Dave Perry: The Kikizo Interview
Huge interview with the games veteran and Acclaim CCO on California, cloud gaming, beast riding in Top Secret, MMOs success, Phil Harrison and Atari, returning to Earthworm Jim, and why a single console future will never happen.
Kikizo: You're as well know these days for the various projects you have set up around the industry, as much as a games designer. You've have GameConsultants, GameInvestors, Game Industry Map, and other projects on the go. And you mentioned IBM and Google. But how can you bring it all together - how can you perhaps be at the helm at the birth of something like cloud gaming?
Perry: I don't want to stand there and pontificate, and have everyone think, "well that was a bunch of bullshit". So what I did was, I back it up with facts, and I haven't really presented the facts [publically]. But we have been working on this for the last year. There is something that investors find very scary: the concept of what they call the 'funnel', where you pay to advertise to people; you bring them to the top of a funnel, and then as they go through the funnel, you lose a whole bunch of them, and only a few pop out of the bottom. Now, a lot of gaming sites ask you to register before you can do anything. And people say, "ugh... I don't want to register... I can't be bothered... I don't want to be spammed for life..." - they just won't register. Then you say "here, download this 1GB or 2GB client", and they say, "ugh, I don't want to download that" - you know... they start, and they see the bar that says 'three hours to go' and then they just quit. So that whole idea is killing the funnel as well. And the third is when you try to do the Vista install, it's like, "oh, you need new drivers, and you need this and you need that" - and they just fail to get it running. And so we really need to get that all out of the loop. So we asked, what technology does everyone just have? And the answer is Flash. And if you click to play on Flash, people expect to start playing the game experience. The problem is that Flash is known for being a little bit lame, right? You don't think 'Halo 3' when you look at Flash...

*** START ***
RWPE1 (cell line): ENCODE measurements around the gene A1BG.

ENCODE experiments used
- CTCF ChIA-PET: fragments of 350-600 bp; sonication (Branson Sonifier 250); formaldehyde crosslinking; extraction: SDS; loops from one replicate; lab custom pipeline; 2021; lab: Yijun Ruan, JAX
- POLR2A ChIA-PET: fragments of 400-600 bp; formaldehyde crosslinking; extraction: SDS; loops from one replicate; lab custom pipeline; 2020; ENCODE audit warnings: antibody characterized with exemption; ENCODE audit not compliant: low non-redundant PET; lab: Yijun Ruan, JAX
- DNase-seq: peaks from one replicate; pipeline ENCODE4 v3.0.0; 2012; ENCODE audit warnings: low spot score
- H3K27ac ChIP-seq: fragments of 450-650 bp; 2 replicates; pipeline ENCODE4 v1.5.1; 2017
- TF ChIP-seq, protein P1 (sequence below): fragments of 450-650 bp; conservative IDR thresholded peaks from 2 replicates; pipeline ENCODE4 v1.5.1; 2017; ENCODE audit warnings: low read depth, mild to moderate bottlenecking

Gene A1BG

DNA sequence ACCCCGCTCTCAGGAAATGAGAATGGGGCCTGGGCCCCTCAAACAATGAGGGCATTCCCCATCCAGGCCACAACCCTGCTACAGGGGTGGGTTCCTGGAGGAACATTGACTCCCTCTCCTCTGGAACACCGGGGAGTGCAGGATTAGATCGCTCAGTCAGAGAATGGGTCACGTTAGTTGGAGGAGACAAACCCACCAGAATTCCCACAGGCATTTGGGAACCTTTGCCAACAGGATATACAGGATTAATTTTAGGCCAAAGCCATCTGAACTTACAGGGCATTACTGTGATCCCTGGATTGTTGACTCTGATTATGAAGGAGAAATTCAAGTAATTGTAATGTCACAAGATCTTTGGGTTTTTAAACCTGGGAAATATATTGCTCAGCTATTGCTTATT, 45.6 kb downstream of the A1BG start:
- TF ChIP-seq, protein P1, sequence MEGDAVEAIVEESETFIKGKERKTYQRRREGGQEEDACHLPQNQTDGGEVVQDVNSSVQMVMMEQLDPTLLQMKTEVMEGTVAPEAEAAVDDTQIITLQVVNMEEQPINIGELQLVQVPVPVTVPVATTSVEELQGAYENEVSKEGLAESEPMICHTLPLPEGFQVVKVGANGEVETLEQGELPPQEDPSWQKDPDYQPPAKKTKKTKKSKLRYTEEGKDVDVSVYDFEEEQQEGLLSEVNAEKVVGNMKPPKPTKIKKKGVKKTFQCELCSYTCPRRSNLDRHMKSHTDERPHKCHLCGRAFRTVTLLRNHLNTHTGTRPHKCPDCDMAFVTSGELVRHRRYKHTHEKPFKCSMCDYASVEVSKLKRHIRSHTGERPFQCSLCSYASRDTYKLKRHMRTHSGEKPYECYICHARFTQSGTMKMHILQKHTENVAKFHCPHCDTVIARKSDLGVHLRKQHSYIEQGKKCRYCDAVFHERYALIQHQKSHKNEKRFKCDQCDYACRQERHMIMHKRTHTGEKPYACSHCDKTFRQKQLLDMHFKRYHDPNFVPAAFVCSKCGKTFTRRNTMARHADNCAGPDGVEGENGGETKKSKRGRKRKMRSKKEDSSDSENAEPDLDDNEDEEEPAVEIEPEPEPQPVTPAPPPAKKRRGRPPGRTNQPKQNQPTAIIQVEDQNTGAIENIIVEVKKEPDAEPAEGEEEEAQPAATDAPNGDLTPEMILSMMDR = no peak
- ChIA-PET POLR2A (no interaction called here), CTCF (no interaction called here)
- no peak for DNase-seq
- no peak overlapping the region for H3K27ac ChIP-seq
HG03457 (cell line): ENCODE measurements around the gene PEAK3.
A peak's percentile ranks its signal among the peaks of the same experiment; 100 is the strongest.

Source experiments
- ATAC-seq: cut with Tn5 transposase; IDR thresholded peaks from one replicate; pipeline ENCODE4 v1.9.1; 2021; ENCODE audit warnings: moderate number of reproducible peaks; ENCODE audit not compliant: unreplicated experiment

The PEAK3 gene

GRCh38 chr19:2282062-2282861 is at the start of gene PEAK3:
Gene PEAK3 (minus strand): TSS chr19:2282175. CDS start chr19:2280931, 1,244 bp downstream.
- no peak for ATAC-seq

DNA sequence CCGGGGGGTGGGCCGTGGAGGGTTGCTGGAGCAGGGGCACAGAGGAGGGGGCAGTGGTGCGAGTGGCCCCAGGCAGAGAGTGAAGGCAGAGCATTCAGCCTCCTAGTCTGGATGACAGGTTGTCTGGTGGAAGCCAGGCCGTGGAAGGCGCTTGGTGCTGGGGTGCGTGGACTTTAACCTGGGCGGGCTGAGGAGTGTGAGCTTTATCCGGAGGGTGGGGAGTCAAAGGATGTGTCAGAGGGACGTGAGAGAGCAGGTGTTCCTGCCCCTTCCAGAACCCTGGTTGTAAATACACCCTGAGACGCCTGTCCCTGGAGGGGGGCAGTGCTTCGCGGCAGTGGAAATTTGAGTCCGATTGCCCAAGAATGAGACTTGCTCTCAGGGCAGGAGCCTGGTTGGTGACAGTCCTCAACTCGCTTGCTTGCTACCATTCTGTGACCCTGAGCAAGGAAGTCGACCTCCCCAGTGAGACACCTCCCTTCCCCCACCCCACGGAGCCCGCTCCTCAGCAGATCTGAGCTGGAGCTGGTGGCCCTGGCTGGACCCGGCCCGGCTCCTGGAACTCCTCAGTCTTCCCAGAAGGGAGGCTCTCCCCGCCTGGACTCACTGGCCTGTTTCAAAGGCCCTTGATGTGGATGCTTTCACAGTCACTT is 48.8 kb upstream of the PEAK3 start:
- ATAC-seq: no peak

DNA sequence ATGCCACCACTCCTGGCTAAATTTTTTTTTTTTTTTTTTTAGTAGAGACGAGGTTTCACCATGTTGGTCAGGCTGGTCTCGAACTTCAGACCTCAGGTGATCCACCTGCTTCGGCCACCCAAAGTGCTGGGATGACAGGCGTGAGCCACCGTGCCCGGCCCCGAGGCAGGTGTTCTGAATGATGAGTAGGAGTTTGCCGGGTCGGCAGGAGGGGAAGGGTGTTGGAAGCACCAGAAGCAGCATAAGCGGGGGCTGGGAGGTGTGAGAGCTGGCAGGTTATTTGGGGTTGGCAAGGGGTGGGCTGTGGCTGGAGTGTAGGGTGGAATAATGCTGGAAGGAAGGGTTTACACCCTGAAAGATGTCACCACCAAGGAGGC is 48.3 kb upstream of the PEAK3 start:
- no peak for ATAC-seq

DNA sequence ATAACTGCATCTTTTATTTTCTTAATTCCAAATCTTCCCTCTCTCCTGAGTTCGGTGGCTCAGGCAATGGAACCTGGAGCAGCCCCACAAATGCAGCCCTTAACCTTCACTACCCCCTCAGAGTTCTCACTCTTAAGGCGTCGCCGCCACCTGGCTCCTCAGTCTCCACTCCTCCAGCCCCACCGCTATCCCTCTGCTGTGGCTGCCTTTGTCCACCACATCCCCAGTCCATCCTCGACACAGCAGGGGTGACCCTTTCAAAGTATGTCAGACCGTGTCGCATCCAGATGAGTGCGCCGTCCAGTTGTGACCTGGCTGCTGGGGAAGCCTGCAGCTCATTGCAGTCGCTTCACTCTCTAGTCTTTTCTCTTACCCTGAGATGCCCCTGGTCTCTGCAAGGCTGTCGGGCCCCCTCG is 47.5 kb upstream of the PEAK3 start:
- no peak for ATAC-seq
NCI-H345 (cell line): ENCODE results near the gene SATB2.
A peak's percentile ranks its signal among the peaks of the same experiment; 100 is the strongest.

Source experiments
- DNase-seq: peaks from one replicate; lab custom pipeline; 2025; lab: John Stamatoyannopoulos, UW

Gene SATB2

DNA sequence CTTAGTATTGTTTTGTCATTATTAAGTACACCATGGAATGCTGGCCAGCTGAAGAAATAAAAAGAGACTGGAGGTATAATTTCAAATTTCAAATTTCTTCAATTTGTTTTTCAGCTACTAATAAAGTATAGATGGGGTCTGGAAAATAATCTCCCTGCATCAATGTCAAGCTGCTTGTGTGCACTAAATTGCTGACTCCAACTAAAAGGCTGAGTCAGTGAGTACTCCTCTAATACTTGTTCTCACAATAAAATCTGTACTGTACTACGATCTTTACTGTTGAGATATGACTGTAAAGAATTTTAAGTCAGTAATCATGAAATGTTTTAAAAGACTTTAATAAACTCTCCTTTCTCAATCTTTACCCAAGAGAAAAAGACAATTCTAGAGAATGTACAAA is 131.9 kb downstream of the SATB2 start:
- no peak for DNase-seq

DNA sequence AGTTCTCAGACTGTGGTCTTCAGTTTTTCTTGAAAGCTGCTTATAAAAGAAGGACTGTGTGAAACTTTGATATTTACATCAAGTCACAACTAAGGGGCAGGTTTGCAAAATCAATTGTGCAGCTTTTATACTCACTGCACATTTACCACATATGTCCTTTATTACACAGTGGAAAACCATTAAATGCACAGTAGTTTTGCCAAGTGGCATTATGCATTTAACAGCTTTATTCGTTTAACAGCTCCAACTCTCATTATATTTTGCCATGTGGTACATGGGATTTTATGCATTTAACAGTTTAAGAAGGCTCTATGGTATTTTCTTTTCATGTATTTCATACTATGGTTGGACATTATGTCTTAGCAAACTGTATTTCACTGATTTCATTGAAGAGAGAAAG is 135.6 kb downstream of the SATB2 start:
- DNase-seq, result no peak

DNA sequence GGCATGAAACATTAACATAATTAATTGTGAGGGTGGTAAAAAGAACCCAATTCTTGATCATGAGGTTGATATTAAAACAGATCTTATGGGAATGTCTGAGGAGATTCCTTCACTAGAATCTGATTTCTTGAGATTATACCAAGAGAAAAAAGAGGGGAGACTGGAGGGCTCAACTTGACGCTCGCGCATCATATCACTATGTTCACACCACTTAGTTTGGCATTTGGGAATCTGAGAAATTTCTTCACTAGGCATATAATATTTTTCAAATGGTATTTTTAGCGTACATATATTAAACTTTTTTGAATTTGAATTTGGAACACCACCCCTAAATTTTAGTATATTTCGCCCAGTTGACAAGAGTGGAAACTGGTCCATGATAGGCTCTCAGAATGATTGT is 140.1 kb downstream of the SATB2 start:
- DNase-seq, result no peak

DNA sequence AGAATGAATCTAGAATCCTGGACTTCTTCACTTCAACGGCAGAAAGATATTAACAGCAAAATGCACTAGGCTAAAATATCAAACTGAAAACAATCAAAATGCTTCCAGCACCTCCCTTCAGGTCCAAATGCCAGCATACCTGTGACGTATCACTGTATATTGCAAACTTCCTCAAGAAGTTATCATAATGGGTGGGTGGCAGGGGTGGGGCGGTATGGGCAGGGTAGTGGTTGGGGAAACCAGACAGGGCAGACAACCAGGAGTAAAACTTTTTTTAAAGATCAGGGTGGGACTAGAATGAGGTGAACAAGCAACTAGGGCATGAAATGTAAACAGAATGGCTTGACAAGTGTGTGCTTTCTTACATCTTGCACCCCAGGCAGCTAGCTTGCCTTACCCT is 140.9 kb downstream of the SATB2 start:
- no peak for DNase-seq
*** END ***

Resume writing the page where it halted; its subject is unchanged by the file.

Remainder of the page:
Kikizo: No. You might associate it with so-called casual games in their strictest sense.
Perry: Exactly. And so the thing about it is, that the Flash market is so unbelievably prolific, and yet there's not that much professional competition; it's mostly, you know, guys just having a go. So we're like, that Flash market looks really interesting, what's going on with Flash? Well Flash 10 is about to come out, and they've added 3D support. And Flash 11 is going to be full, hardcore, 3D, to the metal, so you can run your own video cards and everything straight from Flash. So, what if we were to run the entire game off servers that we own? So Acclaim has cloud servers, unlimited server space... if it took three servers on your own when you were playing, that would be fine. And we serve that experience through into the Flash client - we can make Flash look better than it's ever looked, ever before in its life.
And this model is so unbelievably compatible with the rest of the world. There's no country in the world that won't license this game from us, because they want it... you know, in Asia, they're suffering from the funnel; the Asians are making their games, and they're trying to get people to download them and trying to get people to register - everything that we know is a problem. They're saying to us, "hey, would you like to license our games" - and we do - but now, we're going: "would you like to have a game where there's no registration, and no download, and no install, that has a better experience than people can afford?" So I guess my point is, we're backing it up. We're not messing around, we're absolutely backing it up, and I think that's very exciting.
Kikizo: And when you mention "this game", are you talking about [the game known as] Top Secret, or something else?
Perry: This is an unannounced game, that we're developing internally, and it should be launched in 2009 - so it's not five years away or something; it's a 2009 launch.
Kikizo: And Flash 10 is right around the corner?
Perry: It's in Beta right now. So, the minute Beta's complete.